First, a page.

It was August 2006. We went there for the European Swimming Championships, to follow the steps of the Empress Sissi, to visit the spas, the Imperial palace and the zoo. We returned from Budapest totally in love, drunk with so many gold medals and fascinated by the Hungarian cuisine.
There are many moments carved in my heart from that holiday: beautiful gardens, elegant spas with affordable prices, friendly people, a well-organized subway with the longest and steepest escalator I’ve ever seen, the most hot fresh paprika salad (Laura still cries thinking back at that salad!), colorful markets overflowing with products, where we are also able to explain us with signs and buy three whistles to cheer at the competitions, breathtaking night views of the Danube.
Beside this, we lived the most exciting sport experience ever (obviously as spectators): gold medals won scream after scream, encouragement after encouragement, painted faces and posters designed with markers on the hostel floor. The stands were shaking beneath our jumps when we were singing out national anthem with tears in our eyes. We were suffering from supporter’s fever, and we did our best not to recover from it!
Perhaps for this reasons, or perhaps because of the special character of the city, Budapest conquered our hearts: Budapest is a city with a unique soul and an unmissable atmosphere, made up, in the same time, by many distinctly different neighbourhoods, on one hand narrow lanes, shadowed alleys and hidden courtyards, on the other hand monumental squares, magnificent palaces and ruins of a past characterized by a pattern of lights and shades.
Our guide was full of tabs and colourful slips of paper. A page was stressed more than the others and, at a closer look, you can still find a few crumbs. From the Budapest DeAgostini guide: on the north side of the Vorosmarty square there is the renowned pastry Gerbeaud, founded in the 1858 by Henrik Kugler, later acquired by the Swiss confectioner Emil Gerbeaud, to whom we owe the current interior decor. During the summer it is very pleasant to spent some time on the front terrace, sipping coffee and following the frenetic movement of the coloured square.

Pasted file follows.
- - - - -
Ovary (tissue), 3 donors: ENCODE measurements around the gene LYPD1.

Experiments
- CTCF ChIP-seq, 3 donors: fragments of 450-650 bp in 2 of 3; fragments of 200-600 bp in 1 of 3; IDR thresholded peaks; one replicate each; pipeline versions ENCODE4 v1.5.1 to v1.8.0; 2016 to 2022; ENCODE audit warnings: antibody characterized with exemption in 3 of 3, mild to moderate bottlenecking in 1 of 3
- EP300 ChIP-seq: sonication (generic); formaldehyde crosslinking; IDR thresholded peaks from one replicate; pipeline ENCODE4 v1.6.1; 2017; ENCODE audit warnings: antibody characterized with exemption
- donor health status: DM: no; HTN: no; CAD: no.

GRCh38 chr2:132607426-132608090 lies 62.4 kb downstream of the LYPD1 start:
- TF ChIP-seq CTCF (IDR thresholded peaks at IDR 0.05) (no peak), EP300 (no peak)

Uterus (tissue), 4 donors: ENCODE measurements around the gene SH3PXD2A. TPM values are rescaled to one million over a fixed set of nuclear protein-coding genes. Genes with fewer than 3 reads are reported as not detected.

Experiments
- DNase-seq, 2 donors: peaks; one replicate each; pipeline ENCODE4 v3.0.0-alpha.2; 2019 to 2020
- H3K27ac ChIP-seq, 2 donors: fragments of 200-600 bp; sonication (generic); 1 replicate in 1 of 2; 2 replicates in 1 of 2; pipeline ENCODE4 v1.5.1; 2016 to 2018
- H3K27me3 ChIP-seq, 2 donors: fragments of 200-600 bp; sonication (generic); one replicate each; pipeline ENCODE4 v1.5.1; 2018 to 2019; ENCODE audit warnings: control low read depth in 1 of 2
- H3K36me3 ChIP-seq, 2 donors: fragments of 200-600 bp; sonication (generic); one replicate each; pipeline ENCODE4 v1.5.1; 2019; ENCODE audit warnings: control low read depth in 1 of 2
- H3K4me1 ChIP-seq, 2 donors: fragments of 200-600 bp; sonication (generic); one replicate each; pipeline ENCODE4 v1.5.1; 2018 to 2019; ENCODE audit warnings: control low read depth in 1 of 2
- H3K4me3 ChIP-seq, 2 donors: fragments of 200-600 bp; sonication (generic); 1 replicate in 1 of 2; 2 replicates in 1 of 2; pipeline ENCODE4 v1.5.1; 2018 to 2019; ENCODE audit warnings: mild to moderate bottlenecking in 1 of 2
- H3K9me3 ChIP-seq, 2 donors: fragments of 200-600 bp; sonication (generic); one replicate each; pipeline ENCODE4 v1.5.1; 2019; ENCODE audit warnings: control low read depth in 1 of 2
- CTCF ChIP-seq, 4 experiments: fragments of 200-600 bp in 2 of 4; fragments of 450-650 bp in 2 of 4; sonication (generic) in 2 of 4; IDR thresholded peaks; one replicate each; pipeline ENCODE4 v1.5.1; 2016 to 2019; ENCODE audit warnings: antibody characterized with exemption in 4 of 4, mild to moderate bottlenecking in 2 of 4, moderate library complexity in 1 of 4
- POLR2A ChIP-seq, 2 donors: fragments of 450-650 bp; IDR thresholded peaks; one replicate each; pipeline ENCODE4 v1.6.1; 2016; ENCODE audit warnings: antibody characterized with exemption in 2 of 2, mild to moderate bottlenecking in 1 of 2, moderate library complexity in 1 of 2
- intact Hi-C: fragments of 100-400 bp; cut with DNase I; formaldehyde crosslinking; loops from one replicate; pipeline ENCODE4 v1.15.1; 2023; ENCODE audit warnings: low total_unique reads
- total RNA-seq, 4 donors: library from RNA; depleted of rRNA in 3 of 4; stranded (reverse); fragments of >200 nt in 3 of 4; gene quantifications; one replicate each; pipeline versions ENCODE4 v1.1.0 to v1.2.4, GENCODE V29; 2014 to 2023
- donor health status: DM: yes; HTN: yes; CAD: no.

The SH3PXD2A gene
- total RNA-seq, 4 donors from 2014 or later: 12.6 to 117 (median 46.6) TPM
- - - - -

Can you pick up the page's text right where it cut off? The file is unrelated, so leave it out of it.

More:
How could we miss such an opportunity to relax and recharge ourself before heading to the championship competition to support our heroes? There, at Gerbeaud, we met for the first time the Dobos Torte, the flagship of the Hungarian confectionery, a dessert invented by the confectioner József C. Dobos in 1884. He presented the Dobos Torte at the Budapest general exhibition in 1885. To add fame and prestige to an already excellent cake, we must remember that the first ones to taste the Dobos were the Emperor Franz Joseph and the Princess Sissi. The dessert soon became famous throughout Europe, partly because the pastry chef travelled far and wide to present his creation. The recipe was kept secret for ages until Dobos retired and gave the recipe to the Chamber of pastry in Budapest.
How to live again those emotions? A slice of Dobos Torte is all you need! Once again I must say thanks to Twitter, because through it I met Zita, a talented Hungarian foodblogger. From the Christmas holidays till today we have exchanged tweets and advices, both extremely curious about each other’s gastronomic culture, and not only. So today is a slightly special day because we are making a cross cultural recipe exchange, posting in the same time two recipes we picked to exchange, a way to learn something, having fun and crossing national borders.